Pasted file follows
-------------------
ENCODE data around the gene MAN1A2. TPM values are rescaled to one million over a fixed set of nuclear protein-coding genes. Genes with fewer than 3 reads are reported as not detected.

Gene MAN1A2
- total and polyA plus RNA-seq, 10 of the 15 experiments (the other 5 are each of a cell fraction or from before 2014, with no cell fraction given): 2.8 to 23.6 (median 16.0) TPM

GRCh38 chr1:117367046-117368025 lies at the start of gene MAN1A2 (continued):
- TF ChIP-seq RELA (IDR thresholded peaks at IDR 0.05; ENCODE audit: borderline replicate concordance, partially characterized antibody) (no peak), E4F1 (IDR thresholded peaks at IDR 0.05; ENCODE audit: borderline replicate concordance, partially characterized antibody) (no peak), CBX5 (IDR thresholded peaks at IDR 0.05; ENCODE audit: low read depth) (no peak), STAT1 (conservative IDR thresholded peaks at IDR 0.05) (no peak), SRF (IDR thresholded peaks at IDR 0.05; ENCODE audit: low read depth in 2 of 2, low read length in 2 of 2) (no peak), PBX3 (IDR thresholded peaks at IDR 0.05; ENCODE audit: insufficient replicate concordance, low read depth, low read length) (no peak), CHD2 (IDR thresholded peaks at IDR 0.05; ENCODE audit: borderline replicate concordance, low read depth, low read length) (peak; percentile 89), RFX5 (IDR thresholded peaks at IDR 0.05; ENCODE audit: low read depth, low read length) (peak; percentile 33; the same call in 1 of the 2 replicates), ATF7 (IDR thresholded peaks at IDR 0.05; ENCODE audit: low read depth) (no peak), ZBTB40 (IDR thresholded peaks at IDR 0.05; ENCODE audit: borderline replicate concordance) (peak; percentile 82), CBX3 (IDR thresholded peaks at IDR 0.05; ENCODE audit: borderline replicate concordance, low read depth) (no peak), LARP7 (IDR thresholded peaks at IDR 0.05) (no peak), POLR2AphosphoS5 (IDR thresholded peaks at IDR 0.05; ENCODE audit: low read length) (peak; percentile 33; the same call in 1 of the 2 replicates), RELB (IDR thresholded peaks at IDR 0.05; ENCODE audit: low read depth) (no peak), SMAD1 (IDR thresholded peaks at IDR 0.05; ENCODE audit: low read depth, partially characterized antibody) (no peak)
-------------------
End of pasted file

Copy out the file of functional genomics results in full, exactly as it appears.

ENCODE data around the gene MAN1A2. TPM values are rescaled to one million over a fixed set of nuclear protein-coding genes. Genes with fewer than 3 reads are reported as not detected.

Gene MAN1A2
- total and polyA plus RNA-seq, 10 of the 15 experiments (the other 5 are each of a cell fraction or from before 2014, with no cell fraction given): 2.8 to 23.6 (median 16.0) TPM

GRCh38 chr1:117367046-117368025 lies at the start of gene MAN1A2 (continued):
- TF ChIP-seq RELA (IDR thresholded peaks at IDR 0.05; ENCODE audit: borderline replicate concordance, partially characterized antibody) (no peak), E4F1 (IDR thresholded peaks at IDR 0.05; ENCODE audit: borderline replicate concordance, partially characterized antibody) (no peak), CBX5 (IDR thresholded peaks at IDR 0.05; ENCODE audit: low read depth) (no peak), STAT1 (conservative IDR thresholded peaks at IDR 0.05) (no peak), SRF (IDR thresholded peaks at IDR 0.05; ENCODE audit: low read depth in 2 of 2, low read length in 2 of 2) (no peak), PBX3 (IDR thresholded peaks at IDR 0.05; ENCODE audit: insufficient replicate concordance, low read depth, low read length) (no peak), CHD2 (IDR thresholded peaks at IDR 0.05; ENCODE audit: borderline replicate concordance, low read depth, low read length) (peak; percentile 89), RFX5 (IDR thresholded peaks at IDR 0.05; ENCODE audit: low read depth, low read length) (peak; percentile 33; the same call in 1 of the 2 replicates), ATF7 (IDR thresholded peaks at IDR 0.05; ENCODE audit: low read depth) (no peak), ZBTB40 (IDR thresholded peaks at IDR 0.05; ENCODE audit: borderline replicate concordance) (peak; percentile 82), CBX3 (IDR thresholded peaks at IDR 0.05; ENCODE audit: borderline replicate concordance, low read depth) (no peak), LARP7 (IDR thresholded peaks at IDR 0.05) (no peak), POLR2AphosphoS5 (IDR thresholded peaks at IDR 0.05; ENCODE audit: low read length) (peak; percentile 33; the same call in 1 of the 2 replicates), RELB (IDR thresholded peaks at IDR 0.05; ENCODE audit: low read depth) (no peak), SMAD1 (IDR thresholded peaks at IDR 0.05; ENCODE audit: low read depth, partially characterized antibody) (no peak)